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When they found 11-year-old Billy Ruff hanged from the big maple tree he loved to climb, innocence died in the hearts of his brothers and sisters.

They saw his killer everywhere, in anyone. The surviving Ruff children - five living when Billy died 33 years ago, three born later - lived with a fear so deep it darkened every waking moment.``All of us, at one time or another, didn't think we'd reach the age of 11,' said Tim Ruff, who was 3 when Billy died.

Then one day three years ago, Christopher Ruff glanced up at the bulletin board in the police station where he worked and into the face of the man who killed the brother he never knew.

``Mom and I knew, as soon as I called her,' said Chris, at 24 the youngest Ruff, born eight years after his brother's death and two months after his father's. ``We both started to shake and say, 'This is it.' '

On April 23, he saw the man again - in Albany County Court, where he was sentenced to life in prison for Billy's murder.

It was not murder, however, that put Billy's killer on a wanted poster; it was a sex-abuse charge involving a girl about Billy's age. The awful secret his family had hidden was that Billy Ruff had been sodomized before he died.

``This sort of thing wasn't spoken about,' Mildred Ruff said, sitting in her living room surrounded by six of her children. ``People wouldn't talk about child molesting. It was a hush-hush thing.'

Billy was last seen at 4:30 p.m. Saturday, Aug. 31, 1957, his pocket full of raisin cookies, in his hand a length of frayed clothesline he planned to use to steer a homemade go-cart.

He didn't show up for dinner. At 9 p.m., Mildred Ruff called her husband at work, and he began a search that lasted until dawn.

In her fitful sleep that night, Billy's mother had a dream or a vision, she wasn't sure which: ``I saw Billy, on his knees, hanging by a rope.'

That's the way he was found the next day by a friend's daughter - hanged with his own clothesline in a densely wooded lot where all the kids played, and played for years after.

Police interviewed hundreds of people. What they could not know was that the killer was there, among them; then, in the noise and confusion of grief and of police work, he was gone.

Mildred Ruff found strength and faith enough to last her family through Billy's death, the death of her husband eight years later, and her own current fight with cancer.

Twenty days became 20 months. The investigation died down. Seven years passed. Ten years became 20, then 30.

While Billy's brothers and sisters struggled with demons, his killer was finishing a stint in the Air Force and spending short periods as a police officer and an ironworker in Albany. He married three times and fathered two children by a fourth woman. In the 1970s he wandered the streets, a homeless alcoholic.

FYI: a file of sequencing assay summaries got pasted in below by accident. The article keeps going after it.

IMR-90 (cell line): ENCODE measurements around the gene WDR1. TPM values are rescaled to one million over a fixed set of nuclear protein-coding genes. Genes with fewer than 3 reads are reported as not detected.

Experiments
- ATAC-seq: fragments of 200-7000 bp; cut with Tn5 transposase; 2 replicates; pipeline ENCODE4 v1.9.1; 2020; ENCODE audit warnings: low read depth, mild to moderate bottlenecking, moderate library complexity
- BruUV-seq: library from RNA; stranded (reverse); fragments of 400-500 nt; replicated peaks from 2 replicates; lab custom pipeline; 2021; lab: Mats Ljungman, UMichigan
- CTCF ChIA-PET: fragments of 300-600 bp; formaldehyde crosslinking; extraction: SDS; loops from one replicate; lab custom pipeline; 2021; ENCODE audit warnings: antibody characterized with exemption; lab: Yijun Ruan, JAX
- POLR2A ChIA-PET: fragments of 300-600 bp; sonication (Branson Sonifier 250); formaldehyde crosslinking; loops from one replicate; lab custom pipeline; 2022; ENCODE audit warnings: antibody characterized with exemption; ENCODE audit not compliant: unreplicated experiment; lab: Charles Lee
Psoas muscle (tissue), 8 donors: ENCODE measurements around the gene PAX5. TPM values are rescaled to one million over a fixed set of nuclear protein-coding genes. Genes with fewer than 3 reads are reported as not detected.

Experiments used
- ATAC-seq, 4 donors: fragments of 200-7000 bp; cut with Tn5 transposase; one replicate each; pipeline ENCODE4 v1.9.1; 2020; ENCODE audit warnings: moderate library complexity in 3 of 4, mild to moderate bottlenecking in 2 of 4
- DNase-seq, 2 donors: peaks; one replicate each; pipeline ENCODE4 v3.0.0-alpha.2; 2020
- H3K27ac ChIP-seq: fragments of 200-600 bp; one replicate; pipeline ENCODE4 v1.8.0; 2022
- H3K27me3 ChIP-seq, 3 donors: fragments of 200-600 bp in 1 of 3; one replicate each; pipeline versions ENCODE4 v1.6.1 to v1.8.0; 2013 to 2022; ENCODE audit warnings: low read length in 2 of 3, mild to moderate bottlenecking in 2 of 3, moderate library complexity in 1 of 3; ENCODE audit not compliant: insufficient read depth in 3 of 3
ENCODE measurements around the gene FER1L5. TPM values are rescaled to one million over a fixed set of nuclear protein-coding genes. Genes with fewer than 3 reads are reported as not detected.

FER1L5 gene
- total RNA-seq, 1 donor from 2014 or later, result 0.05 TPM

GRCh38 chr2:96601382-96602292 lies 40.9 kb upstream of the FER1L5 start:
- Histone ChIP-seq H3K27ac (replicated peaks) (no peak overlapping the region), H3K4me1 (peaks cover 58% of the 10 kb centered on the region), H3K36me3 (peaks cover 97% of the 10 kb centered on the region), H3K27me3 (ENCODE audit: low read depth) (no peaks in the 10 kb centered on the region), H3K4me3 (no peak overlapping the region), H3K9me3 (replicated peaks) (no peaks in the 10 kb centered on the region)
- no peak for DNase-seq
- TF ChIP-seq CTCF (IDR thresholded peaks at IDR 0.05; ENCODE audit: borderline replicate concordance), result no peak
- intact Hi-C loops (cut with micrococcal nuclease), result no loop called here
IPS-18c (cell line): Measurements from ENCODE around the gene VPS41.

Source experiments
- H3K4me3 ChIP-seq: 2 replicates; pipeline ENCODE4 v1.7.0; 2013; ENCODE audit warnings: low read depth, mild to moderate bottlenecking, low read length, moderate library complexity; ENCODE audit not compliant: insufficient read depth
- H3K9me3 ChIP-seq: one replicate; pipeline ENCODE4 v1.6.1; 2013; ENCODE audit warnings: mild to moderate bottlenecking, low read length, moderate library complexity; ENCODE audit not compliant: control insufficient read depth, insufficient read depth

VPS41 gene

When the case was 24 years old, Chris and his brothers found some old newspaper clippings in the basement. ``They wanted to know more,' Mildred Ruff said. ``They wanted to know why it was unsolved.'

Chris Ruff wanted to be a cop. He dropped out of college to join the suburban Colonie police, where he worked as a dispatcher. His mother says it was providence he missed a promotion to patrolman. That would have sent him to the police academy, and he would not have been in the station when the killer's photo was posted.

Chris contacted the state police and met the next day with two senior investigators.

Months went by. Then came the break the police had been waiting for: someone inquired about buying the killer's car, which had a lien against it at a local bank. The bank contacted police. Their man was in Florida.

Under questioning, he admitted molesting a 10-year-old girl but wouldn't talk about Billy Ruff. After he failed a lie-detector test, he wrote a note that said in part, ``I killed Billy and I need help.'

It was only then, with the man safely in police custody, that Chris and his mother were ready to tell the rest of the family: The man who had confessed to Billy's murder was their own first cousin, Richard Ruff. Family had done this to family.

Richard Ruff, 53, was sentenced last week for the first-degree felony murder of William Ruff Jr. He stood trial after recanting his confession, saying police had frightened him into it.

In August 1957, 20-year-old Richard Ruff was on leave from the Air Force. He had dropped by his uncle's home that week to show off a red Chevy convertible. The day Billy's body was found, he gathered with the family, just another grieving relative. He left soon after.

For the Ruffs, there is relief in knowing the truth, knowing that the man who killed Billy will never hurt another child. They want other families to have faith that killers can be found, no matter how many years pass. But they also want them to know that solving the mystery cannot erase all the pain.

``We've lived this for 33 years, we'll live it for another 33 years,' Chris said. ``There's no punishment that would equal what he did to our brother - and to us.'


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